IN HIS PRELIMINARY ANALYSIS of Bush as president, Felzenberg enumerates those idiosyncrasies that so infuriated his enemies. At Andover, where he was known as “the Lip,” Bush “began a lifetime practice of addressing peers by nicknames, often derisive…He also acquired what appeared to be an omnipresent smirk.” As president, Felzenberg continues, mercilessly, “Bush occasionally reverted to the quirky behavior he had displayed as an adolescent.”
There was the wink at Queen Elizabeth and the “unwelcome back rub” administered to Angela Merkel. And in accepting his party’s nomination for the second time, “Bush drew attention to the strut some detected in his gait. ‘In Texas, they call this walking,’ he said.” (And good for him, some murmured, perhaps remembering Richard Nixon in Latin America, confronting rock-throwing demonstrators, climbing up on the hood of his car, grinning, flashing the victory sign, and telling an aide: “This’ll drive them up the wall!”)
But Bush was also a man who grew, writes Felzenberg, who developed considerable strength of character — an “attitudinal conservative” who despite a privileged upbringing instinctively and emotionally sided with “ordinary Americans”; an executive who “valued brevity and consensus”; a model husband and father who stopped drinking and sincerely embraced religion. “Religion…brought out Bush’s sense of empathy. Stories about his demonstrations of kindness and generosity toward wounded soldiers, surviving relatives of victims of terrorist attacks, and others abound.”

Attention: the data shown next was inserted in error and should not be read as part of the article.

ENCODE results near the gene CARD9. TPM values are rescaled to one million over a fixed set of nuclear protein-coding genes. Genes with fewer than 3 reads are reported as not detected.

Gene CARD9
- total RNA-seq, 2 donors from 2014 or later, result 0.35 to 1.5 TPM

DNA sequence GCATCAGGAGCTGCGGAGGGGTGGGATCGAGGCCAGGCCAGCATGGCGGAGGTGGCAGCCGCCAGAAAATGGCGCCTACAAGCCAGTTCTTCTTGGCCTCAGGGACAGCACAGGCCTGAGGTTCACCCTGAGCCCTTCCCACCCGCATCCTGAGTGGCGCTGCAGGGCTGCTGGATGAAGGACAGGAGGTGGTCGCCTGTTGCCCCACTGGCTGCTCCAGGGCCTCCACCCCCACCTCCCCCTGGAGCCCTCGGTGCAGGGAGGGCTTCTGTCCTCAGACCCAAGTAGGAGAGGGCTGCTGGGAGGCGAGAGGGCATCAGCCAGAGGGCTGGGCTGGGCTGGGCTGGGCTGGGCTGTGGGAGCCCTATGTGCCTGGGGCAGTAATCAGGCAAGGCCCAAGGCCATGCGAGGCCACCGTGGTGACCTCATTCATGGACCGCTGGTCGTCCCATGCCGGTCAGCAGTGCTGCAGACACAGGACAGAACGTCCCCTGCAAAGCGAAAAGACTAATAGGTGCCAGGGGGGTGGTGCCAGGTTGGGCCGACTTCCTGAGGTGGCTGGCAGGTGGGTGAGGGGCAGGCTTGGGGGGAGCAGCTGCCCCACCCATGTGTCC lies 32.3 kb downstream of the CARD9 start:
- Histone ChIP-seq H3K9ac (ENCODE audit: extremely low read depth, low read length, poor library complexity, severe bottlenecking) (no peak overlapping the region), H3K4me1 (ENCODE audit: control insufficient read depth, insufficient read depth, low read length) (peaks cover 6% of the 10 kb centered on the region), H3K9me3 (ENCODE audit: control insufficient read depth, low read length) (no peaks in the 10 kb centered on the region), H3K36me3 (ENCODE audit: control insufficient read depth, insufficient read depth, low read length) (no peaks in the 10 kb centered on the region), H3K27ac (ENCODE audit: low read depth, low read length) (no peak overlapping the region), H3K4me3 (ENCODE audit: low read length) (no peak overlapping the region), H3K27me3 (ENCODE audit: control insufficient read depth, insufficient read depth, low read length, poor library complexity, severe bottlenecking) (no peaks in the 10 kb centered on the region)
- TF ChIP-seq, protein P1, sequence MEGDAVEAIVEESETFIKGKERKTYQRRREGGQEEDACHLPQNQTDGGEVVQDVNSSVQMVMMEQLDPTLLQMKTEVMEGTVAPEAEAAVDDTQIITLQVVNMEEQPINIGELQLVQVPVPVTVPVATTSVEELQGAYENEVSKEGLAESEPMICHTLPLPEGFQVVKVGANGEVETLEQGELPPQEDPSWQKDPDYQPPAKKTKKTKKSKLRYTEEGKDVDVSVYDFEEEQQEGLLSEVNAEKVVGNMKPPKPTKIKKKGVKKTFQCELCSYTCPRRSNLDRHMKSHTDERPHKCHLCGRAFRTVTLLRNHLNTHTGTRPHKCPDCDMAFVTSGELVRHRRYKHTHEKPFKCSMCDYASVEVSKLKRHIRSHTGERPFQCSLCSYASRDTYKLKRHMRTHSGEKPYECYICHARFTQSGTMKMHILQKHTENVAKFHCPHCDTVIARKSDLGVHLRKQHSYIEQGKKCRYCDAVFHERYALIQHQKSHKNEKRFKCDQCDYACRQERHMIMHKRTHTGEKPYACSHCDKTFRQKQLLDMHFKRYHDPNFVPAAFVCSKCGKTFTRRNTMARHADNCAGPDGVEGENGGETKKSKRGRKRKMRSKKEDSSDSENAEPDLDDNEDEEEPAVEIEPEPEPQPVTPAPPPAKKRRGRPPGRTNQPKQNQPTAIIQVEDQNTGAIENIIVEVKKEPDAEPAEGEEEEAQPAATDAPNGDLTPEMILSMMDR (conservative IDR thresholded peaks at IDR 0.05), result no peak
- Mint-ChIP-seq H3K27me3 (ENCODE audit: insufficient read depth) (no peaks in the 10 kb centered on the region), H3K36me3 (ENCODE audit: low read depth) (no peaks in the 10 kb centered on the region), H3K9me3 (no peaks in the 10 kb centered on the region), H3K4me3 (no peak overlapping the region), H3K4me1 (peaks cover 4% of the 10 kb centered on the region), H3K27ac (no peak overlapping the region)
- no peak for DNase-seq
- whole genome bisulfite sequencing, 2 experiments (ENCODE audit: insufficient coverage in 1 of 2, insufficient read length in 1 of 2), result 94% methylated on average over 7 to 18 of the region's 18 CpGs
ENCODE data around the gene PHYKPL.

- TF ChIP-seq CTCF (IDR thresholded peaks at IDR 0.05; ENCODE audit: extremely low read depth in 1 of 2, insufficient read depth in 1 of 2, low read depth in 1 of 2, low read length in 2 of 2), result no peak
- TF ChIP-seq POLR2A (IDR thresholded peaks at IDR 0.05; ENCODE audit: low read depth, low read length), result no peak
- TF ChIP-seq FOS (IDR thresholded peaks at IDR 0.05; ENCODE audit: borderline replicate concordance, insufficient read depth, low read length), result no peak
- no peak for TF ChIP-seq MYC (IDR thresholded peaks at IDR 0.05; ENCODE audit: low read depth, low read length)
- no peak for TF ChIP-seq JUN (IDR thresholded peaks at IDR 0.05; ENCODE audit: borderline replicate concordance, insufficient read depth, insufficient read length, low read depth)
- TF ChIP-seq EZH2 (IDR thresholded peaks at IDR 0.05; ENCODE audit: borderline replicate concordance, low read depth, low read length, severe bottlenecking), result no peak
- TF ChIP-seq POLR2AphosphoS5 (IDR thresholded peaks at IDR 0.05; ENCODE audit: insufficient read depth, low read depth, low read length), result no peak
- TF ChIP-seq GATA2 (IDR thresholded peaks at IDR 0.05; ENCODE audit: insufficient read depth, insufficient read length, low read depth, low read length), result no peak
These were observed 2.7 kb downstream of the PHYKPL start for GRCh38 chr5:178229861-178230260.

Felzenberg gives Bush a 3 out of a possible 5 for “Character” on his ratings chart, tying FDR and, of course, beating Clinton. He also earns a 3 for “Preserving and Expanding Liberty,” tying, among others, Jefferson, both Adamses, and his father. Under “Defense, National Security, and Foreign Policy,” he beats out Carter and ties with Nixon, Jackson, and others. His worst rating is a 1 for “Competence,” owing in large part to the Katrina fiasco.
In all, in his early assessment of the Bush presidency, Felzenberg leaves us with this: “However history may fault Bush for his decision-making process and his handling of the war in Iraq for much of his time in office, it may also credit him for the courage he showed in pressing for Petraeus’s surge in the face of almost unanimous opposition. Future president Barack Obama predicted in 2006 that the surge would fail and denied in 2007 that it was working.”
But it did work. And now, three years later, President Obama is pressing for his own surge in Afghanistan. And he has chosen General Petraeus to lead it.
“Finally,” writes Felzenberg, “while historians will for decades debate the soundness of Bush’s actions…they will note that Bush’s defenders were correct in at least one respect: after September 11, 2001, for the rest of Bush’s presidency, no further attack upon Americans took place within the United States. That too will remain an important part of Bush’s legacy.”
It most certainly will, especially now that it’s difficult if not impossible for academics to play the ratings game by simply echoing approved ideological judgments. Of course, as long as there are liberals and academics, the Schlesinger syndrome will be with us. But it will never again be as potent as it once seemed on that dreary December morning, when Alvin Felzenberg decided to take it on.